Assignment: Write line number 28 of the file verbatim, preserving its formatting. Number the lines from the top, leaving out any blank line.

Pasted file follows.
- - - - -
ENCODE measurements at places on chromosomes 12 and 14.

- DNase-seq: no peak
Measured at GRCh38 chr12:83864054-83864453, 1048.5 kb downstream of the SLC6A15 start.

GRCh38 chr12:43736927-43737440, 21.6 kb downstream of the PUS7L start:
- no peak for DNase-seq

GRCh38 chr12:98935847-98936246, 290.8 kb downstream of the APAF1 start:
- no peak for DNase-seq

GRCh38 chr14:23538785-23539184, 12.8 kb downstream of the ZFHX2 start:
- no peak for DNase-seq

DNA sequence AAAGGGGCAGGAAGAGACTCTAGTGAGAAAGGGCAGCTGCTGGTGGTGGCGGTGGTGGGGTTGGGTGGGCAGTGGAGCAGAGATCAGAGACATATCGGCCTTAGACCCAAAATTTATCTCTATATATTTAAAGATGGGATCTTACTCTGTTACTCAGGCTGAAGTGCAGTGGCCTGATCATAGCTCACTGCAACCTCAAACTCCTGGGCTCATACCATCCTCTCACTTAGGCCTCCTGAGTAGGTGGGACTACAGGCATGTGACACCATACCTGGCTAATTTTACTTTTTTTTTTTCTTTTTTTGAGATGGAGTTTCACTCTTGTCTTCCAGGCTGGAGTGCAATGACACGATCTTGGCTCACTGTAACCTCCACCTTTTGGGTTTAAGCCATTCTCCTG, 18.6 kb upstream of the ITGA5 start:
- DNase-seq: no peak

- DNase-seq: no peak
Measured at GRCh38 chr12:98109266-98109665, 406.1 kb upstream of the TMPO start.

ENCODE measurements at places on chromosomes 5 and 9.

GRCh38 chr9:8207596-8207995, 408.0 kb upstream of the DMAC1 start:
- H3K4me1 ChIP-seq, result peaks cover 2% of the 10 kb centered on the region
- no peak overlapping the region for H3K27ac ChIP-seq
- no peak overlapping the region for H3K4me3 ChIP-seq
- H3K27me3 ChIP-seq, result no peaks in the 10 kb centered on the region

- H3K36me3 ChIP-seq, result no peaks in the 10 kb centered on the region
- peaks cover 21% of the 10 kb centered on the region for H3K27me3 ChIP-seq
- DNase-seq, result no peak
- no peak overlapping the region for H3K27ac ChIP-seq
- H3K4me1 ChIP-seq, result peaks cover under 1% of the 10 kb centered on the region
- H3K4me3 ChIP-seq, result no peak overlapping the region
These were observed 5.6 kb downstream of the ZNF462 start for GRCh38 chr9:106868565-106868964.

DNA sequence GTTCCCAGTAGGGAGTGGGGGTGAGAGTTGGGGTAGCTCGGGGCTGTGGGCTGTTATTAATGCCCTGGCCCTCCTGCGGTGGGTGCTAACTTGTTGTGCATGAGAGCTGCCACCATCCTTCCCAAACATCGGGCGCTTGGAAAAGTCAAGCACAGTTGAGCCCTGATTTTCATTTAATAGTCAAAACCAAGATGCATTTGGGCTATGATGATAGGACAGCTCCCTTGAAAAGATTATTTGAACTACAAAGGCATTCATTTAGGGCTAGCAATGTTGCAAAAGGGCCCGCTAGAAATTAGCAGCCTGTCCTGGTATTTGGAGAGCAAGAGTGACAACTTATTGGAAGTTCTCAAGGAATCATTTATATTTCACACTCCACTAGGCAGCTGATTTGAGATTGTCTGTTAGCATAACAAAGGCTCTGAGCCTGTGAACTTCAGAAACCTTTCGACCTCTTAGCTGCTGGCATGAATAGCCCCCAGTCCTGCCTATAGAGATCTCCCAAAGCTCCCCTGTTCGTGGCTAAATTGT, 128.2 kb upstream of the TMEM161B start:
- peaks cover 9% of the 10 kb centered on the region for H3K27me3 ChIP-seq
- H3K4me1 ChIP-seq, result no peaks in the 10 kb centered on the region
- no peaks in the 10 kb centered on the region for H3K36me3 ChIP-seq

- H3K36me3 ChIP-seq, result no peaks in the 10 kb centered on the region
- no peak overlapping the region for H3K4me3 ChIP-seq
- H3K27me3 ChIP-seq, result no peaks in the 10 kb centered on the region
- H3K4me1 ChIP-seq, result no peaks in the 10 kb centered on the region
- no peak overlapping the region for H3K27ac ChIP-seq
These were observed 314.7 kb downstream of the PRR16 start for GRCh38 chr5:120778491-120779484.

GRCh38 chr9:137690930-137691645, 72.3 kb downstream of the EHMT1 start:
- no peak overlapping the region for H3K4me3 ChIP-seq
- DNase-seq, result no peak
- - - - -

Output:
- peaks cover 9% of the 10 kb centered on the region for H3K27me3 ChIP-seq